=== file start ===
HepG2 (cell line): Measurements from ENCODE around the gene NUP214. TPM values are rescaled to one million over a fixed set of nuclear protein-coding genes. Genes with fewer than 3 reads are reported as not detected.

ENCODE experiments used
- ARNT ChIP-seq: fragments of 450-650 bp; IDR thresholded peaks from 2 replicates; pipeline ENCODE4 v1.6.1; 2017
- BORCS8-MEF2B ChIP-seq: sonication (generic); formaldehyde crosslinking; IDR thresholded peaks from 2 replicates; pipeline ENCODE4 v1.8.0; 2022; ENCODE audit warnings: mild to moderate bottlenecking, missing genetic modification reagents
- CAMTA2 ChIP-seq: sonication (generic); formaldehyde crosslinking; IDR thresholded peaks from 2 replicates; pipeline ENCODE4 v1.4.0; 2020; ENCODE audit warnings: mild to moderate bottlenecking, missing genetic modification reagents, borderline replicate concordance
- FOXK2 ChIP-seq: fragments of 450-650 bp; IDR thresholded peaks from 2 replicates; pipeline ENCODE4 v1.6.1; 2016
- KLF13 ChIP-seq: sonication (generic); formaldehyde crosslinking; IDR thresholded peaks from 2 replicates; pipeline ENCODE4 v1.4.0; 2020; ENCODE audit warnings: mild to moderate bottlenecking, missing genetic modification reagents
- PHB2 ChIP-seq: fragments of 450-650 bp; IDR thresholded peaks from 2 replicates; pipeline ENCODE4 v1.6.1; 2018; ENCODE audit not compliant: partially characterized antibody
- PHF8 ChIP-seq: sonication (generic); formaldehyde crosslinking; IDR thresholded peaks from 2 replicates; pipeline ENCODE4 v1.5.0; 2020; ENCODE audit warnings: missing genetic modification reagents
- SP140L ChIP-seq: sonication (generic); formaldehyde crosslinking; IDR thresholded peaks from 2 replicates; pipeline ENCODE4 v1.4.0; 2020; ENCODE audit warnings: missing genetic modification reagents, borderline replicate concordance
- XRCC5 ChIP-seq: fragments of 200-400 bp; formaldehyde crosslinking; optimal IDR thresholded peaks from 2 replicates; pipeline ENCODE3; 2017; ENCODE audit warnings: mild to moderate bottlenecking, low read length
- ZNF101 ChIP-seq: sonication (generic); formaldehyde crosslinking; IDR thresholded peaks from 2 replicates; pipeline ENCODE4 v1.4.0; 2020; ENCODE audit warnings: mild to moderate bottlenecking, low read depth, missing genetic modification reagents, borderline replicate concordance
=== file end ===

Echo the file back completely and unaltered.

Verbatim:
HepG2 (cell line): Measurements from ENCODE around the gene NUP214. TPM values are rescaled to one million over a fixed set of nuclear protein-coding genes. Genes with fewer than 3 reads are reported as not detected.

ENCODE experiments used
- ARNT ChIP-seq: fragments of 450-650 bp; IDR thresholded peaks from 2 replicates; pipeline ENCODE4 v1.6.1; 2017
- BORCS8-MEF2B ChIP-seq: sonication (generic); formaldehyde crosslinking; IDR thresholded peaks from 2 replicates; pipeline ENCODE4 v1.8.0; 2022; ENCODE audit warnings: mild to moderate bottlenecking, missing genetic modification reagents
- CAMTA2 ChIP-seq: sonication (generic); formaldehyde crosslinking; IDR thresholded peaks from 2 replicates; pipeline ENCODE4 v1.4.0; 2020; ENCODE audit warnings: mild to moderate bottlenecking, missing genetic modification reagents, borderline replicate concordance
- FOXK2 ChIP-seq: fragments of 450-650 bp; IDR thresholded peaks from 2 replicates; pipeline ENCODE4 v1.6.1; 2016
- KLF13 ChIP-seq: sonication (generic); formaldehyde crosslinking; IDR thresholded peaks from 2 replicates; pipeline ENCODE4 v1.4.0; 2020; ENCODE audit warnings: mild to moderate bottlenecking, missing genetic modification reagents
- PHB2 ChIP-seq: fragments of 450-650 bp; IDR thresholded peaks from 2 replicates; pipeline ENCODE4 v1.6.1; 2018; ENCODE audit not compliant: partially characterized antibody
- PHF8 ChIP-seq: sonication (generic); formaldehyde crosslinking; IDR thresholded peaks from 2 replicates; pipeline ENCODE4 v1.5.0; 2020; ENCODE audit warnings: missing genetic modification reagents
- SP140L ChIP-seq: sonication (generic); formaldehyde crosslinking; IDR thresholded peaks from 2 replicates; pipeline ENCODE4 v1.4.0; 2020; ENCODE audit warnings: missing genetic modification reagents, borderline replicate concordance
- XRCC5 ChIP-seq: fragments of 200-400 bp; formaldehyde crosslinking; optimal IDR thresholded peaks from 2 replicates; pipeline ENCODE3; 2017; ENCODE audit warnings: mild to moderate bottlenecking, low read length
- ZNF101 ChIP-seq: sonication (generic); formaldehyde crosslinking; IDR thresholded peaks from 2 replicates; pipeline ENCODE4 v1.4.0; 2020; ENCODE audit warnings: mild to moderate bottlenecking, low read depth, missing genetic modification reagents, borderline replicate concordance